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Valley air quality worsens

A common gripe among San Joaquin Valley residents is the inconvenience of sweltering summer temperatures. While preoccupied with summer heat, little do they know they are also coating their lungs with arguably toxic, searing air during winter.

A majority of these toxins enter the San Joaquin Valley as a result of the economy of a rapidly growing population.

“There is no big solution to the number of little environmental problems the Valley has,” Richard Varenchik, California Air Resources Board spokesman, said. “More automotive pollution as a result of the growing population, agricultural tilling and pesticides, and livestock farming that stirs up dust are just a few unavoidable problems in the San Joaquin Valley.”

Generally, the San Joaquin Valley faces a far more cumbersome atmospheric foe than man-made pollutants. Geography is the greatest hindrance to improving air quality.

“The Valley is attacked on many fronts,” Varenchik said. “It is like a bowl with its valleys surrounded by mountains where a lack of air circulation and heat is conducive to bad air quality.”

During the winter months, bad air days are increasing due to car exhaust, fireplace soot and other pollutants.

“The foggy atmosphere and the more stagnant air makes the atmosphere just as contaminated as summer,” Charlie Goldberg, marketing and education specialist at the San Joaquin Valley Air Pollution Control District, said. “In metropolitan areas, residential burning accounts for 30% of the particulate pollution from November to February.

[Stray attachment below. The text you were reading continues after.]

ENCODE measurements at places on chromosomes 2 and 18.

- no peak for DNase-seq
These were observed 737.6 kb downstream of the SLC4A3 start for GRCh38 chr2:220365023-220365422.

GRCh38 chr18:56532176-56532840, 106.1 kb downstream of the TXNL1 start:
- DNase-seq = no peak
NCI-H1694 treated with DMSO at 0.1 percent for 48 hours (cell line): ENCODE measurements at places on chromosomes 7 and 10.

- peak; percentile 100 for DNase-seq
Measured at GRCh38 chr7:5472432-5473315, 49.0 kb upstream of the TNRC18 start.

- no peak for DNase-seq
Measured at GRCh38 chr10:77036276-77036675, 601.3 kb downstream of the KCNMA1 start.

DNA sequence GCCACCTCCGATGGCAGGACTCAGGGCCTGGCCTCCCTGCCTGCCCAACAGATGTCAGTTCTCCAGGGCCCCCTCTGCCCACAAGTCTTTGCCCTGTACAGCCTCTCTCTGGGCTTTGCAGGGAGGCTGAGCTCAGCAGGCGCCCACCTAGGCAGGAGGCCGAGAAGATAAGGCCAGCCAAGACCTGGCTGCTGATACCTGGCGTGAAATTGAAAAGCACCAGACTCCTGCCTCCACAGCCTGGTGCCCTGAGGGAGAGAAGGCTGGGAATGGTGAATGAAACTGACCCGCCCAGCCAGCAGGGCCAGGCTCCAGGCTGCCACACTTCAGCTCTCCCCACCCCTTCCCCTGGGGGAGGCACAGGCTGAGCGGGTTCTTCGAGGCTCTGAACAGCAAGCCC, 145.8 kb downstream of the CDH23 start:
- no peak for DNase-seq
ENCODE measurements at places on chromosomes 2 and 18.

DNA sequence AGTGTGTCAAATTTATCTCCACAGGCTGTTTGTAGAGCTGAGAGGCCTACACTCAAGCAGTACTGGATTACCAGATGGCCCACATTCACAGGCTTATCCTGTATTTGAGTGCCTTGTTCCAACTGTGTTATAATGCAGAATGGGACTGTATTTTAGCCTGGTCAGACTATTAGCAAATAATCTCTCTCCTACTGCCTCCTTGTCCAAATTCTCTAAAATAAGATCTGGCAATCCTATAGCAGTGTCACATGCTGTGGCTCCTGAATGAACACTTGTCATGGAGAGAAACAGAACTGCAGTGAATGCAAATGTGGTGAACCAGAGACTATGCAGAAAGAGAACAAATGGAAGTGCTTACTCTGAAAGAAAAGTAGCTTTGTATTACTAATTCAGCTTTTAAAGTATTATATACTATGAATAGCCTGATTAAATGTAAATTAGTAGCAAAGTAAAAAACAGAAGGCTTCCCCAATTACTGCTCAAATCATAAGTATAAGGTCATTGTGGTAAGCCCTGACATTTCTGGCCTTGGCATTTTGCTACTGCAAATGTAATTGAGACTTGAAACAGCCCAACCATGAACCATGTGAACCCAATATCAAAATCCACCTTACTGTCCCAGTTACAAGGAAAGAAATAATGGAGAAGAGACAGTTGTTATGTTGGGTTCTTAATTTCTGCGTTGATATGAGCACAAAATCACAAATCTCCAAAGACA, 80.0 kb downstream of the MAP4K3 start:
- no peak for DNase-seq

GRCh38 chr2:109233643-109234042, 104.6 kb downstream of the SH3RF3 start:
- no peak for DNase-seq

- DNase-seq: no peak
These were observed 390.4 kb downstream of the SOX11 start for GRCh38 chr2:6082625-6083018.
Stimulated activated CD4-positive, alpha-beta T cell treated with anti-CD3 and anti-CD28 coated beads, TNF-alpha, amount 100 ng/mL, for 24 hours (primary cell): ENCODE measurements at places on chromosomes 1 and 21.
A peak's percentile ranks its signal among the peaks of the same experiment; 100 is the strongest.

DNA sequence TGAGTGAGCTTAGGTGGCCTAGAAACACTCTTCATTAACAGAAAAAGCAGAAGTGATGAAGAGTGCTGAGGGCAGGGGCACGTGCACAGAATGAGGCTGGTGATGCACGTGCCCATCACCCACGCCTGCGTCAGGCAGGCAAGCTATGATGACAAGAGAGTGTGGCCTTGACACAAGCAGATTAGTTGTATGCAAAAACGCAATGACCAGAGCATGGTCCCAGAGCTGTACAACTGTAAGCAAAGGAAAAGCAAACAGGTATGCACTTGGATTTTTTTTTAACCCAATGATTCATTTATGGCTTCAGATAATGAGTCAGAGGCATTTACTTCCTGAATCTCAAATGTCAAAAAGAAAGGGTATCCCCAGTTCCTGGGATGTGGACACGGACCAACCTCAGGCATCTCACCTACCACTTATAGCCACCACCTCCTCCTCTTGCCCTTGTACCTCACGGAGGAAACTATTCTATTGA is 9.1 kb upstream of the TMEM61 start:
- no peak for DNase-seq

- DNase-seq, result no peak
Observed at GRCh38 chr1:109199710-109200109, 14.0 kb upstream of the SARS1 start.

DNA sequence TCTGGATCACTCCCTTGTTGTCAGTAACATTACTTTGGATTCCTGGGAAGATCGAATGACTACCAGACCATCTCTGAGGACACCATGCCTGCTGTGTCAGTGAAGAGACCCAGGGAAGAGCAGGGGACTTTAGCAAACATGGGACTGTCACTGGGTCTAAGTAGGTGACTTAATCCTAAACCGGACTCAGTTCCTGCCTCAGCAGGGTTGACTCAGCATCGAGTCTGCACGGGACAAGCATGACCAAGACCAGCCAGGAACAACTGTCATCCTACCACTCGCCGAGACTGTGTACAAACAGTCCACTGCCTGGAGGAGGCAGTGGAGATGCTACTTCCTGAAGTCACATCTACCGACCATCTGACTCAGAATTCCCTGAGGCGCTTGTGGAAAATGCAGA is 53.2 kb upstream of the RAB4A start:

Even though who traveled away from the Valley over Christmas break know the effects of bad air.

“When I left, the Valley looked like a bowl of brown soup,” Christopher Vanden Hoek, ’03, said. “I came back from two weeks in South Dakota and within fives minutes of getting off the plane my throat was burning.”

Even athletic directors such as Scott Callisch find that the air has continually gotten worse over the years and causes problems for outdoor school sports.

“I have a lot more students with asthma than I did when I first started teaching years ago due to the air quality,” Callisch, campus director of physical education, said. “When you can actually see the air you’re breathing, it’s never a good thing.”

Campus administration issued a bad air day warning plan on Jan. 15 effective immediately. The plan included no outdoor PE classes, lunch breaks indoors and outdoor sporting events such as soccer games will be cancelled. Daily announcements will indicate when the conditions will affect school activities.

Fresno City Council is preparing to pass an ordinance at the end of January and will ban wood burning fireplaces in new construction as well as implementing no burn days in an effort to curb pollution. The San Joaquin Valley region’s air is one of the dirtiest in the nation and the Valley reaches unhealthy levels even in winter.

“The solutions being put into place include mandatory ?no burn days’ beginning next year,” Goldberg said. “It will consist of a ban on residential burning for approximately 20 of the Valley’s most polluted nights.”

The solutions and general advice regarding bad San Joaquin Valley air remains the same summer and winter: be aware of the air quality and limit physical outdoor activity or just stay indoors.” “Sheree Temple, Photographer” “Heavy breathing can be caused by even a short jaunt to classes held in the trailers across the parking lot. Whitney Luallen, Whitney Counts and Daurissa Garcia walk through this thick air every day to reach their 6 period senior Bible class.” “” “” “

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